Compare the settlements of Virginia and Massachusetts in regard to their founding religion, form of government, and landholding patterns. It is noted that settlers to New England had a greater life...
The colonies of Virginia and Massachusetts were quite different. The Virginia colony was established in 1607 by English gentlemen looking to strike it rich in the New World and then leave. While religion was not their primary focus, they were Anglican, and they supported the Church of England. Once family groups established themselves in the colony, they established Anglican churches. Since there was no gold to be had in the area, the settlers of the region looked to cash crops in order to make their money. Tobacco proved to be the main cash crop and, since tobacco takes a significant toll on soil nutrients, the Virginia planters needed large plantations in order to grow enough tobacco consistently. The planters used indentured servants and eventually slaves to work the fields. In terms of government, Virginia was ruled by a colonial governor, and there were high property requirements for one to be engaged in the political life of the colony.
The Massachusetts colony was established in 1620 with the arrival of the Pilgrims. The Pilgrims left England due to their disagreement with the Anglican Church. These Pilgrims were Calvinists. They believed that God had chosen people to go to Heaven as "the elect." One proved one's membership of this select group by being successful here on Earth. The idea was that God showed his favor to the elect by making them successful in life. The Pilgrims came as family units. They established meeting houses first for their governmental and religious needs. Life centered around the town meeting and the Church. Only church members could vote. The town meeting was quite democratic, and, although a royal governor was technically in charge of the colony in the late 1600s, most business was carried out at the local level in the town meetings. Massachusetts colonists lived on self-sufficient farms that were worked by the entire family, and they also worked in maritime trades such as shipping, whaling, and fishing. These were often more lucrative than farming due to the short New England growing season. Since many who came to the colony were tradesmen, members of this colony were also known for their carpentry skills and creating other finished products.
Life expectancy was higher in New England than it was in Virginia due to climate. The initial settlers of Jamestown made the poor choice of settling near stagnant water, which proved to be a breeding place for mosquitoes. Many of these settlers died due to yellow fever and malaria. The mosquito-borne diseases killed thousands in Virginia. When the settlers realized that slaves from Africa did not catch the diseases as readily as whites, plantation owners' demand for slaves skyrocketed.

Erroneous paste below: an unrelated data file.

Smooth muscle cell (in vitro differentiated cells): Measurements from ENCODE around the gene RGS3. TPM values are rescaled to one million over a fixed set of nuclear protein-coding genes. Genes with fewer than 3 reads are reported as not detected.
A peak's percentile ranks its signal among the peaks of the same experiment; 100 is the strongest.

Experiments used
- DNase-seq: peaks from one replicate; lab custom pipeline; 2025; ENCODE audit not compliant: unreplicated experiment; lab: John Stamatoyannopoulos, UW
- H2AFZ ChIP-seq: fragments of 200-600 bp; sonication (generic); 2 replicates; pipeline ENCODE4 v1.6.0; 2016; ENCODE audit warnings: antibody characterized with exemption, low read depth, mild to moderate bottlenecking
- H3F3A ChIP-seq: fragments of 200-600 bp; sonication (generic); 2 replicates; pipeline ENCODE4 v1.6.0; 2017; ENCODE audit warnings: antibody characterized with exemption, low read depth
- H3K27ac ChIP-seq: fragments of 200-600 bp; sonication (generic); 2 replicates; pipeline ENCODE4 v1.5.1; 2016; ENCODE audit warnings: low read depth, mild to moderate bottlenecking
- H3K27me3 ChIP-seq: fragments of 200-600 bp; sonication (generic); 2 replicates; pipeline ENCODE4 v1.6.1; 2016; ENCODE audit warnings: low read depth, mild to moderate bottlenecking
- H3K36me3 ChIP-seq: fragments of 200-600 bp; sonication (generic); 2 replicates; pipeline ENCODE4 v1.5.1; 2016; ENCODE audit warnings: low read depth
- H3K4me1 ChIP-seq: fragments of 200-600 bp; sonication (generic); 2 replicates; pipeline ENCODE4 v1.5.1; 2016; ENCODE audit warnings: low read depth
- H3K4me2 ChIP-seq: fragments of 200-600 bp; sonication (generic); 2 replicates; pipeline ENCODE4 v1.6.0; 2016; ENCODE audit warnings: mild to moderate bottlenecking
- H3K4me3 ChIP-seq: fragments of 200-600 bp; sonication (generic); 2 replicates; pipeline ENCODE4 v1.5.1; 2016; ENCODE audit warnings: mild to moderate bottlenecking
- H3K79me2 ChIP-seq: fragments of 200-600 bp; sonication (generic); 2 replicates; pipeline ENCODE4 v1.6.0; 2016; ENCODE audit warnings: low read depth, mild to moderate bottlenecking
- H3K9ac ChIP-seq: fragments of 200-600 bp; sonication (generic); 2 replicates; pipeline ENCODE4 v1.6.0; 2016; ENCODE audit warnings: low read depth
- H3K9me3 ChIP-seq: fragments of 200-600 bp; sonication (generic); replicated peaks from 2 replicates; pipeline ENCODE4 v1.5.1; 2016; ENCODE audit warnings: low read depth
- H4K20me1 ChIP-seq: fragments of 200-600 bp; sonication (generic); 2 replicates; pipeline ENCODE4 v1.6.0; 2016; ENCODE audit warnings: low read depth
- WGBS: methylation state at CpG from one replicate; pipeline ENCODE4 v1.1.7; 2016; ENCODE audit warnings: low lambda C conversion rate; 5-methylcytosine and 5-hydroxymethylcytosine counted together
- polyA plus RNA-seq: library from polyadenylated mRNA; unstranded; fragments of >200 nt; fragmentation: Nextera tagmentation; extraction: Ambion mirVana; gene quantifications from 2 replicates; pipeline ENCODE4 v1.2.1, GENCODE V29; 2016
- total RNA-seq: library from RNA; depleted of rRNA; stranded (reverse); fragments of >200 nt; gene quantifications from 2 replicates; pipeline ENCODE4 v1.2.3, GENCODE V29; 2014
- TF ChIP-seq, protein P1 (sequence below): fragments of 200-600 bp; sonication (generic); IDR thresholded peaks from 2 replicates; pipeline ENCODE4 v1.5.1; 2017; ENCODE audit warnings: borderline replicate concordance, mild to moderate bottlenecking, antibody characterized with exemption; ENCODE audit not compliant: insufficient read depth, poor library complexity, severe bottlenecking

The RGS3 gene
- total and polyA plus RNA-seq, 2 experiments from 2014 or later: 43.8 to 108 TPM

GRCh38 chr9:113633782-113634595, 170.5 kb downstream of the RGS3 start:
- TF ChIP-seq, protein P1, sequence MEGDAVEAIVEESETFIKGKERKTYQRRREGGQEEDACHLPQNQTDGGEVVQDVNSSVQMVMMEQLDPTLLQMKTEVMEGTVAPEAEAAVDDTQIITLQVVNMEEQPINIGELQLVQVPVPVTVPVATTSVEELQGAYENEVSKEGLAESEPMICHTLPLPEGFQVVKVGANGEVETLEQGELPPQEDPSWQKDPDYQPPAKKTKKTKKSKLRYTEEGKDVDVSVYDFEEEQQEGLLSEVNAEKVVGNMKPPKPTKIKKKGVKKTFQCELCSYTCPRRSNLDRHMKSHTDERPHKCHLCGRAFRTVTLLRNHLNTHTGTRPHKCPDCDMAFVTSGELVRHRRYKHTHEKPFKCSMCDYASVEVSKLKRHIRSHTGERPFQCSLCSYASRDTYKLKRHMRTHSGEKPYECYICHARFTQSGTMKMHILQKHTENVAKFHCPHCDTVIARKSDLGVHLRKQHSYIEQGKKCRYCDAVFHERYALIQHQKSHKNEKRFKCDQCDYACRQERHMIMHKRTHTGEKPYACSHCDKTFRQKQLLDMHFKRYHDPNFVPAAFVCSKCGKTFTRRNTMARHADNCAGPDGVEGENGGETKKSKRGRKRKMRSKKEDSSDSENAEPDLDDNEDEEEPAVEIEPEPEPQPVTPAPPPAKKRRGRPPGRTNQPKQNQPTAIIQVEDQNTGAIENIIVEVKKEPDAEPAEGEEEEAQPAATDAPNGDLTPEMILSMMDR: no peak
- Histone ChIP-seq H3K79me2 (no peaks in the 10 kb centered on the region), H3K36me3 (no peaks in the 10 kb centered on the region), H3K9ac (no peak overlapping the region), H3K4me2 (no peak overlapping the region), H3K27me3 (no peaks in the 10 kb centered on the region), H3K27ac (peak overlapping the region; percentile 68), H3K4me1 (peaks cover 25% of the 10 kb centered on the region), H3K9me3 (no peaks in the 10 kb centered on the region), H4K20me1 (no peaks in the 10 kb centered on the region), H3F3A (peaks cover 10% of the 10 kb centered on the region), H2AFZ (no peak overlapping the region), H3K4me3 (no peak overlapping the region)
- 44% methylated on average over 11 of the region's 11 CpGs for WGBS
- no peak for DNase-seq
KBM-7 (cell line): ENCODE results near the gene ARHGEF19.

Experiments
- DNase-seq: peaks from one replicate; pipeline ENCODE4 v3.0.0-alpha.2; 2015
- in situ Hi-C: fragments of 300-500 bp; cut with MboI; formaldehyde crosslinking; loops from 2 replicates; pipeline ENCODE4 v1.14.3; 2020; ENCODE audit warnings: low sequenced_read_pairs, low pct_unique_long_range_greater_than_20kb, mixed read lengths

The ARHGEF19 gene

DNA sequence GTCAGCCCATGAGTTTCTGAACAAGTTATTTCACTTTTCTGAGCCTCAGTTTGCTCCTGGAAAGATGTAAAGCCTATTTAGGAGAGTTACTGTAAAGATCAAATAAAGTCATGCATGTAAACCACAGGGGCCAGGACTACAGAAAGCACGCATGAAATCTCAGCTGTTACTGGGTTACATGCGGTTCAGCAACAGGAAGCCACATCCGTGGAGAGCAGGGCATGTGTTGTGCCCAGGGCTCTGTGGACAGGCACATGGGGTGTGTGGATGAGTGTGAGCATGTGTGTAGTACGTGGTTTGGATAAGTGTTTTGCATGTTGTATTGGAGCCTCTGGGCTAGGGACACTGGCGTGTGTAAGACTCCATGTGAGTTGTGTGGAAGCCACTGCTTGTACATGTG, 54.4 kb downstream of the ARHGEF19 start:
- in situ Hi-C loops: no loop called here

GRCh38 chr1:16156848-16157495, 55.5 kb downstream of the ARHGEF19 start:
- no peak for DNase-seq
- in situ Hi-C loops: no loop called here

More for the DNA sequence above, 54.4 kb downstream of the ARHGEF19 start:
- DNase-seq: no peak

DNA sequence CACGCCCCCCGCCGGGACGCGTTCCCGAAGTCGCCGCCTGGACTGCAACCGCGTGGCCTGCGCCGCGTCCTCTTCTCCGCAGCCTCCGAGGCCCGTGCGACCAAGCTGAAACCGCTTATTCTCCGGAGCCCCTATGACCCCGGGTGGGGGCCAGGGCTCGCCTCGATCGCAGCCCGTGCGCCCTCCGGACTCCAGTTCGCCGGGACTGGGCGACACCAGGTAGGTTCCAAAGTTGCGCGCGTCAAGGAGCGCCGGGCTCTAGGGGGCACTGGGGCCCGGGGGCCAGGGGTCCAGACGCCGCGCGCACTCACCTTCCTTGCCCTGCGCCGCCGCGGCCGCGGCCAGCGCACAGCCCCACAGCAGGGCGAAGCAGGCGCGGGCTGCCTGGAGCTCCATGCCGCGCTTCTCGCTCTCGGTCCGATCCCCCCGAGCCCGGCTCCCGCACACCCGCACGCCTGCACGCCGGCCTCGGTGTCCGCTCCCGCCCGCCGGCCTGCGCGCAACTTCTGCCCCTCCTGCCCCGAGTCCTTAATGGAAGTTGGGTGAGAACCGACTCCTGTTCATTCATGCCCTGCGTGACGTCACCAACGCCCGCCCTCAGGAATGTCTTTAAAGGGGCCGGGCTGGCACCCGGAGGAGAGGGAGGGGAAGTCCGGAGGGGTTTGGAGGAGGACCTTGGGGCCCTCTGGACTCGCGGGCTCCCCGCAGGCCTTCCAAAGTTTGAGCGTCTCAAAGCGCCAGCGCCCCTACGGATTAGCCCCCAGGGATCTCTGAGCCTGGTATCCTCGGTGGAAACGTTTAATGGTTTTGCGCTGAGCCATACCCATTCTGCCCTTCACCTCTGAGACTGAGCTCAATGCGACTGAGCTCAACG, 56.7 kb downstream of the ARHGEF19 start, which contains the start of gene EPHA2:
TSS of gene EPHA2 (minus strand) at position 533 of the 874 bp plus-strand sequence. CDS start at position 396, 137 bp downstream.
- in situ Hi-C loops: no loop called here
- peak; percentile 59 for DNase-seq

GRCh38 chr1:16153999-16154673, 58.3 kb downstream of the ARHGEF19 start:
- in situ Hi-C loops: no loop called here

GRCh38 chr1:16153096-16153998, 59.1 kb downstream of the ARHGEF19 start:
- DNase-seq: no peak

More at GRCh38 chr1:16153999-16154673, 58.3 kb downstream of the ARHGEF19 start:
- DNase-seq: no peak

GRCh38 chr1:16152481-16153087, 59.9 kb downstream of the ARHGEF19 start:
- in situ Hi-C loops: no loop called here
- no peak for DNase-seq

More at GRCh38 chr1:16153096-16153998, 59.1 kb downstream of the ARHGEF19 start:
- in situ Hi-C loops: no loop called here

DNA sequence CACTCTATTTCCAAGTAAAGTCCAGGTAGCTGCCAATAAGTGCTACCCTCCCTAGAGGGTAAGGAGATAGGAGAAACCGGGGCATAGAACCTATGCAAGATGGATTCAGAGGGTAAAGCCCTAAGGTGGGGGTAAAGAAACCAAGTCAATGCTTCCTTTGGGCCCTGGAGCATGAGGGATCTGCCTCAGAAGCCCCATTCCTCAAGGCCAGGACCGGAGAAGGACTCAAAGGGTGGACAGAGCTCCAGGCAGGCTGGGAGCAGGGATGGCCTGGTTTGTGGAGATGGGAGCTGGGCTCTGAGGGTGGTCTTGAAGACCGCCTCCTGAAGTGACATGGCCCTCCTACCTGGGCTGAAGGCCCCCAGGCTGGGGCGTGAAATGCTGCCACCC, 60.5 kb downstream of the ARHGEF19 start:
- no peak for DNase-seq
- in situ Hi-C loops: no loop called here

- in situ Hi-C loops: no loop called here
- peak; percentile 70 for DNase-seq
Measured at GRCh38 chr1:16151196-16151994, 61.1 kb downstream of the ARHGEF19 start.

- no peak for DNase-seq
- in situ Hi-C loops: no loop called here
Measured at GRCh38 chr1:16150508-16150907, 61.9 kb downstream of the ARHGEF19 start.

Despite being founded during the same era in history by people from the same nation, the settlements in Virginia and Massachusettes had very different characteristics.
Founded in 1607, Jamestown, Virginia, was settled by representatives of the Virginia Company of London. Though they had a shared Protestant background, the settlers' goal was to find gold, spices, and wealth (they were hoping to get in on the same profits the Spanish were enjoying as they colonized Central and South America). As a result, their society was modeled after the mercantilist monarchy from which they came: the colony was ruled by a governor appointed by the king. Communities came to be centered around large agricultural plantations needed to support life in the swampy terrain. Later, agricultural plantations shifted to growing tobacco for export.
Landing on Plymouth Rock in 1620, the colonists in Massachusetts had very different intentions. They were Puritans, a religious group that had been persecuted in England. Puritans believed in predestination and an all-powerful God. They traveled to the New World so they could live free of religious persecution. In a document known as the Mayflower Compact, these settlers determined to govern themselves through town-hall-style meetings. Some consider the Massachusetts colony to be a theocracy because the Puritans' religious leaders and laws also governed the greater society. Towns in Massachusetts centered around the church, and homes featured individual farms.
Life expectancy in New England surpassed life expectancy in the Virginia Colony. The primary reason for this is environmental. The climate of Virginia is more conducive to tropical maladies, primarily malaria, that resulted in high fatalities. Further, the Massachusetts colony had greater economic success sooner, thriving sooner as a result.
Virginia was settled by Anglicans (from the Church of England) in 1607. In 1624, the original charter that had been granted to the Virginia Company was replaced by a royal charter, and Virginia became a royal colony ruled by the House of Burgesses (established in 1619) and a colonial governor. The Massachusetts Bay Colony, on the other hand, was founded by Puritans, Protestant dissenters who wanted to "purify" the Anglican Church of what they perceived were Roman Catholic elements. The Massachusetts Bay Company had a charter that they transferred to the colony itself, so the colony managed to have a great deal of control over its own affairs. It was ruled as a theocracy in which only church members could vote and in which little dissent was tolerated. This charter remained in place until 1684, when it was revoked.
Landholdings in Virginia tended to be larger, as the elite members of society owned plantations on large tracts of land. They grew tobacco and other crops in land that was swampy and that bred malaria, lowering life expectancy in the Chesapeake. In Massachusetts, people tended to own smaller plots of land surrounding organized towns, and, as the land was colder and less swampy, life expectancy was longer.